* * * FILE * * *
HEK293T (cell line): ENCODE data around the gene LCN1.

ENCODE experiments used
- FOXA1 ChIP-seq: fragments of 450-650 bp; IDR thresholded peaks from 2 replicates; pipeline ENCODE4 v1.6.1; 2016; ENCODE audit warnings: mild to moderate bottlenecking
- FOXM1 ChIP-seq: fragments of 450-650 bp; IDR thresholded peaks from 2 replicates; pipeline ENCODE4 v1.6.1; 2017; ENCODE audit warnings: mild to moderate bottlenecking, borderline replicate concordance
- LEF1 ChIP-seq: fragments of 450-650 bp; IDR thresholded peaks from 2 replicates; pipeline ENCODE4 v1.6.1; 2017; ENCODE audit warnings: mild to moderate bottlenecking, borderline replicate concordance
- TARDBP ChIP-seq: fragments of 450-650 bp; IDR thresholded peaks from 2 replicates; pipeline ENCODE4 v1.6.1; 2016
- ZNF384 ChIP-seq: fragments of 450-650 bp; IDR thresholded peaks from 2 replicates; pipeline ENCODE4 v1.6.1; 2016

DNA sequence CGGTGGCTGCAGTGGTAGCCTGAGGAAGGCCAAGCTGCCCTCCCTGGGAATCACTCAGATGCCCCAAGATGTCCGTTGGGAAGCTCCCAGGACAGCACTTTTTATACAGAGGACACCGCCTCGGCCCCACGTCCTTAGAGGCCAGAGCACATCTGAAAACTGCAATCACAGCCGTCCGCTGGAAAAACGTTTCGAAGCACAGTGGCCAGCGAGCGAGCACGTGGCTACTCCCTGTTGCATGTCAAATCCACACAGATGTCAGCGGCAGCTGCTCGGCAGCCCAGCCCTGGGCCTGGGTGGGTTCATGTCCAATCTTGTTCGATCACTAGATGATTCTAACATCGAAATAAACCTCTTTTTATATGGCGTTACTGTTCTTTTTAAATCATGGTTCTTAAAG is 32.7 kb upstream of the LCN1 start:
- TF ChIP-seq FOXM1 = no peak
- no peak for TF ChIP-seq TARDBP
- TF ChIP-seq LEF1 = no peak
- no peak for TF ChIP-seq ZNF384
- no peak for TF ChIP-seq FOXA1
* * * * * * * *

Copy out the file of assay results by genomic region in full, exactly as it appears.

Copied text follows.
HEK293T (cell line): ENCODE data around the gene LCN1.

ENCODE experiments used
- FOXA1 ChIP-seq: fragments of 450-650 bp; IDR thresholded peaks from 2 replicates; pipeline ENCODE4 v1.6.1; 2016; ENCODE audit warnings: mild to moderate bottlenecking
- FOXM1 ChIP-seq: fragments of 450-650 bp; IDR thresholded peaks from 2 replicates; pipeline ENCODE4 v1.6.1; 2017; ENCODE audit warnings: mild to moderate bottlenecking, borderline replicate concordance
- LEF1 ChIP-seq: fragments of 450-650 bp; IDR thresholded peaks from 2 replicates; pipeline ENCODE4 v1.6.1; 2017; ENCODE audit warnings: mild to moderate bottlenecking, borderline replicate concordance
- TARDBP ChIP-seq: fragments of 450-650 bp; IDR thresholded peaks from 2 replicates; pipeline ENCODE4 v1.6.1; 2016
- ZNF384 ChIP-seq: fragments of 450-650 bp; IDR thresholded peaks from 2 replicates; pipeline ENCODE4 v1.6.1; 2016

DNA sequence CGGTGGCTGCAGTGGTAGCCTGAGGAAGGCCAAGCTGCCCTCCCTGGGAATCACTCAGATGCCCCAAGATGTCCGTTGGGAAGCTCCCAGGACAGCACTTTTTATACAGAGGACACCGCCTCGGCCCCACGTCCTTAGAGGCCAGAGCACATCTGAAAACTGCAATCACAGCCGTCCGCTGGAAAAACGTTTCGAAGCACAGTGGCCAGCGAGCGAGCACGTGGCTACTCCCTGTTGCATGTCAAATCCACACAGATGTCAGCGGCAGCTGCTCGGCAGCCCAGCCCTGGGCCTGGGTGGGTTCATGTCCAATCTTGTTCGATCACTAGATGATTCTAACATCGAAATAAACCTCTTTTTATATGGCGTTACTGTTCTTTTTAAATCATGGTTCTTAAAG is 32.7 kb upstream of the LCN1 start:
- TF ChIP-seq FOXM1 = no peak
- no peak for TF ChIP-seq TARDBP
- TF ChIP-seq LEF1 = no peak
- no peak for TF ChIP-seq ZNF384
- no peak for TF ChIP-seq FOXA1